FIG. 6 is an exploded view of the preferred embodiment. The airbag and airbag bracket are not shown.

FIG. 7A is a combination front section view/front orthographic view of the preferred embodiment taken at near the center of the assembly as noted by the section line 7A7A in FIG. 5. The bag side reaction canister half, airbag, and airbag bracket are not shown. The non-bag side reaction canister half and the valve caps are shown as if partially cut away and the valve guide is shown in phantom lines. The overflow valve is shown in an open position.

FIG. 7B is a combination front section view/front orthographic view of the preferred embodiment taken at near the center of the assembly as noted by the section line 7B7B in FIG. 5. The bag side reaction canister half, airbag, and airbag bracket are not shown. The non-bag side reaction canister half and the valve caps are shown as if partially cut away and the valve guide is shown in phantom lines. The overflow valve is shown in a less compressed position.

FIG. 7C is a combination front section view/front orthographic view of the preferred embodiment taken at near the center of the assembly as noted by the section line 7C7C in FIG. 5. The bag side reaction canister half, airbag, and airbag bracket are not shown. The non-bag side reaction canister half and the valve caps are shown as if partially cut away and the valve guide is shown in phantom lines. The overflow valve is shown in a more compressed position.

DETAILED DESCRIPTION OF THE PREFERRED EMBODIMENT

In order to facilitate the understanding of the present invention in reviewing the drawings accompanying the specification, a feature list is provided below. It is noted that like features are like numbered throughout all of the figures.

FEATURE TABLE
Number Feature
10 Adaptable restraint system in general
20 Slidable door in general
22 Slidable door connecting arm
30 Reaction canister in general
40 Reaction canister front half
42 Airbag directed reaction canister port hole
44 Stepper motor retention hole-canister front
half
50 Reaction canister back half
52 Non-airbag directed reaction canister port hole
54 Stepper motor retention hole-canister back half
56 Reaction canister door retention track
58 Reaction canister inflator retention hole
60 Gas generating inflator in general
62 Inflator port hole
64 Inflator connecting stud
70 Stepper motor in general
72 Stepper motor rotatable shaft
74 Stepper motor connecting arm
80 Pressurizable space between reaction canister
and inflator
90 Airbag mounting bracket in general
100 Airbag in folded position in general
110 Adaptable restraint system in general
120 Spring in general
130 Reaction canister in general
140 Reaction canister front half
142 Airbag directed reaction canister port hole
144 Non-airbag directed port hole-canister front
half
146 Typical front half reaction canister valve guide
150 Reaction canister back half
152 Typical back half reaction canister valve guide
154 Non-airbag directed port hole-canister back
half
158 Reaction canister inflator retention hole
160 Gas generating inflator in general
162 Inflator port hole
170 Spring compressor in general
172 Spring compressor shaft
174 Spring compressor engagement flange
180 Pressurizable space between reaction canister
and inflator
190 Inflator side spring cap in general
192 Spring cap flange
196 Compressor side spring cap in general
198 Spring cap flange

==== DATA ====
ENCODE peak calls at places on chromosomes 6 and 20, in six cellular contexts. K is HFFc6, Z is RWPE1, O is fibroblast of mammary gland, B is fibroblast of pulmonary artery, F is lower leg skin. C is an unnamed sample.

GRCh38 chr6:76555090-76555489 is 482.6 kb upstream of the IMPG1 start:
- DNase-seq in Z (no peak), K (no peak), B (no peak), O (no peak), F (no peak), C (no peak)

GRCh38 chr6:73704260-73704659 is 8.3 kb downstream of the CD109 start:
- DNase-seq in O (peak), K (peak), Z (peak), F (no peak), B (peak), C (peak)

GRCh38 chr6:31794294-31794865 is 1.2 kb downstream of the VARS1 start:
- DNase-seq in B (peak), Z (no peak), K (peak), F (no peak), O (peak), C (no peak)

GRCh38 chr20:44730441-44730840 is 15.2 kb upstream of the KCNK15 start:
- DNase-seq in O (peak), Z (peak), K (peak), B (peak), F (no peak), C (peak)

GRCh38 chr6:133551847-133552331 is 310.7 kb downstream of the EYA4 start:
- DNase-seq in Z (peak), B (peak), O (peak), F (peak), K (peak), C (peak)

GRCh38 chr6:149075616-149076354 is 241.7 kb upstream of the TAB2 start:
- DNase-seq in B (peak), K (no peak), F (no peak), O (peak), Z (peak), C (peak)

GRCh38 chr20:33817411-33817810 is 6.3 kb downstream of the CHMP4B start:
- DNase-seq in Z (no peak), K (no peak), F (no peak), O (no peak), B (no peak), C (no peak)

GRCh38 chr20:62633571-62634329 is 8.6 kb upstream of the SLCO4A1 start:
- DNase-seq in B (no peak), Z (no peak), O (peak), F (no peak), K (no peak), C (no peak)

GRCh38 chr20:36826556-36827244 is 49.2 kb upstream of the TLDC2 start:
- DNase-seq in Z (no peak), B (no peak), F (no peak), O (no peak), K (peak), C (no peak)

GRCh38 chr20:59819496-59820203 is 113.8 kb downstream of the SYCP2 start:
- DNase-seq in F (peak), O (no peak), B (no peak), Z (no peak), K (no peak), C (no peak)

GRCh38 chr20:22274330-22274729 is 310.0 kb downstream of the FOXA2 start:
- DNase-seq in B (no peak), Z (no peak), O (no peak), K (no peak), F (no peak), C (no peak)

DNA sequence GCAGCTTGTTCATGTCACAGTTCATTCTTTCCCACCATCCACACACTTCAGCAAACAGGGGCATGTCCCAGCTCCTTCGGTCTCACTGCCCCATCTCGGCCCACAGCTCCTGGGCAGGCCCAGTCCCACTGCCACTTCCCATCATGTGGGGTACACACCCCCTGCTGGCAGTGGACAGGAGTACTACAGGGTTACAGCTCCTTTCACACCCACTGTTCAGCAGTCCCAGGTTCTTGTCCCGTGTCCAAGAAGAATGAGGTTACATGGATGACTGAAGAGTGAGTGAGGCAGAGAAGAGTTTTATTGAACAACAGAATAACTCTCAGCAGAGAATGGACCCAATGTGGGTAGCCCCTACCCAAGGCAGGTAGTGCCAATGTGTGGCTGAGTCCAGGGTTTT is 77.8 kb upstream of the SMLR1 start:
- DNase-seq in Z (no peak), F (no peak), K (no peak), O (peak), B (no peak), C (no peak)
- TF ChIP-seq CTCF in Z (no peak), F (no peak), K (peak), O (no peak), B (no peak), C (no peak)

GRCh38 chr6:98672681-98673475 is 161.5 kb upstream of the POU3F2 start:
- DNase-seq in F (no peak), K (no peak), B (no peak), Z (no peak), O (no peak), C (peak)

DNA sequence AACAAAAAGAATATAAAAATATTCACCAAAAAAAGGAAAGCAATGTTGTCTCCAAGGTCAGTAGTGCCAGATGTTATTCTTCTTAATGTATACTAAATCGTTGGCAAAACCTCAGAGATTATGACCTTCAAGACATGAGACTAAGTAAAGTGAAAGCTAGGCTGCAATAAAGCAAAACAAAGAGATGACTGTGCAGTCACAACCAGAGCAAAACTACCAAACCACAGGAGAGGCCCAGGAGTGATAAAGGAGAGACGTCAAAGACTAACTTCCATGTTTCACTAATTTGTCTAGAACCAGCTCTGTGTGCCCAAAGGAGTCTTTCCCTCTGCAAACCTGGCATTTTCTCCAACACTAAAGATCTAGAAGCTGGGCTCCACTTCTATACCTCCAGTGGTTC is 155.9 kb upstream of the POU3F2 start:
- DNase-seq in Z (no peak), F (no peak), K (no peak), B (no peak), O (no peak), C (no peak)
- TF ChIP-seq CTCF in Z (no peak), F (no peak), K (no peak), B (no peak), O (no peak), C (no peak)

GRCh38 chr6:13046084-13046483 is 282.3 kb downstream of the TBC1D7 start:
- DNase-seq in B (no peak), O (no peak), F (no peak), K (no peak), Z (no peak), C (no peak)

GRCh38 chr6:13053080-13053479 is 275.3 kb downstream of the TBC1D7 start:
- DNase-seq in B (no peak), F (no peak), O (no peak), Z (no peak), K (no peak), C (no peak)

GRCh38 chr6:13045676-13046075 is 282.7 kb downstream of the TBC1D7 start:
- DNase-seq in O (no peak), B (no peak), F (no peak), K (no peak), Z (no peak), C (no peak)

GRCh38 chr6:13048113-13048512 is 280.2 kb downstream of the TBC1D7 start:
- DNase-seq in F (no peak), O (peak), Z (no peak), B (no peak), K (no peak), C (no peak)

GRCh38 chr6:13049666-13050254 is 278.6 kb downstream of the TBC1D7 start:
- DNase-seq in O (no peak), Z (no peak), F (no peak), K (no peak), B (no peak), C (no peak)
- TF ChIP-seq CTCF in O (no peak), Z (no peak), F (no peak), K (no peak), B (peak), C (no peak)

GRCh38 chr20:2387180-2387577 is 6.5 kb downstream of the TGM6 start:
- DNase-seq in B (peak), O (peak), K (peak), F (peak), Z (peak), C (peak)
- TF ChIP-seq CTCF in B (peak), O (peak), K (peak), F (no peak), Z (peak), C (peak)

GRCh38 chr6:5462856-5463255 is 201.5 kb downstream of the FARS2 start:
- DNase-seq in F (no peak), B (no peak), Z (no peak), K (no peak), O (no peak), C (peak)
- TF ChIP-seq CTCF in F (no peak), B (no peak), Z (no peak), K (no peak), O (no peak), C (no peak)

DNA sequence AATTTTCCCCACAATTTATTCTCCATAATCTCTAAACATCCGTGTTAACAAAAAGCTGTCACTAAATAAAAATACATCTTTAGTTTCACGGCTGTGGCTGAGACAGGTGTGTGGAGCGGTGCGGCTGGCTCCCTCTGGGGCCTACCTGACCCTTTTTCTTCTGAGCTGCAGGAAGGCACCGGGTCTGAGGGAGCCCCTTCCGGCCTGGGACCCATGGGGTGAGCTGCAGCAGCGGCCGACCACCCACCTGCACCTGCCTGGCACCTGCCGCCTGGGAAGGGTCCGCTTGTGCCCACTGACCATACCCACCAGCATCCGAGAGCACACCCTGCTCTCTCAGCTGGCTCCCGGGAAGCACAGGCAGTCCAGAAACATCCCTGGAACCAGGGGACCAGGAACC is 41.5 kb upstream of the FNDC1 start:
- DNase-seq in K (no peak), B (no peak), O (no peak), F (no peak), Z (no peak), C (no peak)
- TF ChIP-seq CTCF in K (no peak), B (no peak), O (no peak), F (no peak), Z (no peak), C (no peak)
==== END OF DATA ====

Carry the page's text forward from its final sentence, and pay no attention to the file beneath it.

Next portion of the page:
Referring now to the drawings and specifically FIGS. 1 through 4C, the one embodiment of the invention is an adaptive restraint system 10 that comprises a slidable door 20, a reaction canister 30, a gas generating inflator 60, a stepper motor 70, a reaction canister to airbag bracket 90, and an airbag 100, the combination of which define an airbag module. Reaction canister 30 comprises a front reaction canister half 40 and a back reaction canister half 50 mechanically fastened together, the fastened assembly of which defines an outer pressurizable vessel. Inflator 60 is mounted in canister 30 by the connection of inflator connecting stud 64 and canister inflator retention hole 58 such that there is pressurizable space 80 between the canister 30 and the inflator 60. Slidable door 20 is slidingly mounted within a canister door retention track 56. The actuatable assembly of slidable door 20 mounted within reaction canister 30 and being in openable and closeable relationship to airbag directed port holes 42 and non-airbag port holes 52 defines an actuatable valve. Stepper motor 70 is mounted in canister 30 by the rotatable connection of stepper motor rotatable shaft 72 and canister stepper motor retention hole 44, 54. Slideable door 20 and stepper motor 70 are rotatably connected by the mechanical connection of slideable door connection arm 22 and stepper motor connection arm 74. Airbag mounting bracket 90 pressurizably connects canister front half 40 to airbag 100. In response to the reception of a less aggressive deployment requirement signal, stepper motor 70 actuatingly moves slidable door 20 to a greater airbag directed canister port hole 42 covered and lesser non-airbag directed canister port hole 52 covered position such as to provide a lesser potential gas flow path through airbag port holes 42 and a greater potential gas flow path through non-airbag directed canister port holes 52 similar to the orientation shown in FIG. 4B. In response to the reception of a more aggressive deployment requirement signal, the stepper motor 70 actuatingly moves slidable door 20 to a lesser airbag directed canister port hole 42 covered and greater non-airbag directed canister port hole 52 covered position such as to provide a greater potential gas flow path through airbag port holes 42 and a lesser potential gas flow path through non-airbag directed canister port holes 52 similar to the orientation shown in FIG. 4C. The adaptive airbag system, based on the appropriate input signals, is designed such that it will automatically adjust the potential gas flow to the appropriate amount for a given situation. The automatic adjustment of potential gas flow will thus avoid dangerous overly aggressive deployments, especially for children and small statured adults, without sacrificing sufficiently aggressive deployments when required such as for larger or non seatbelted adults.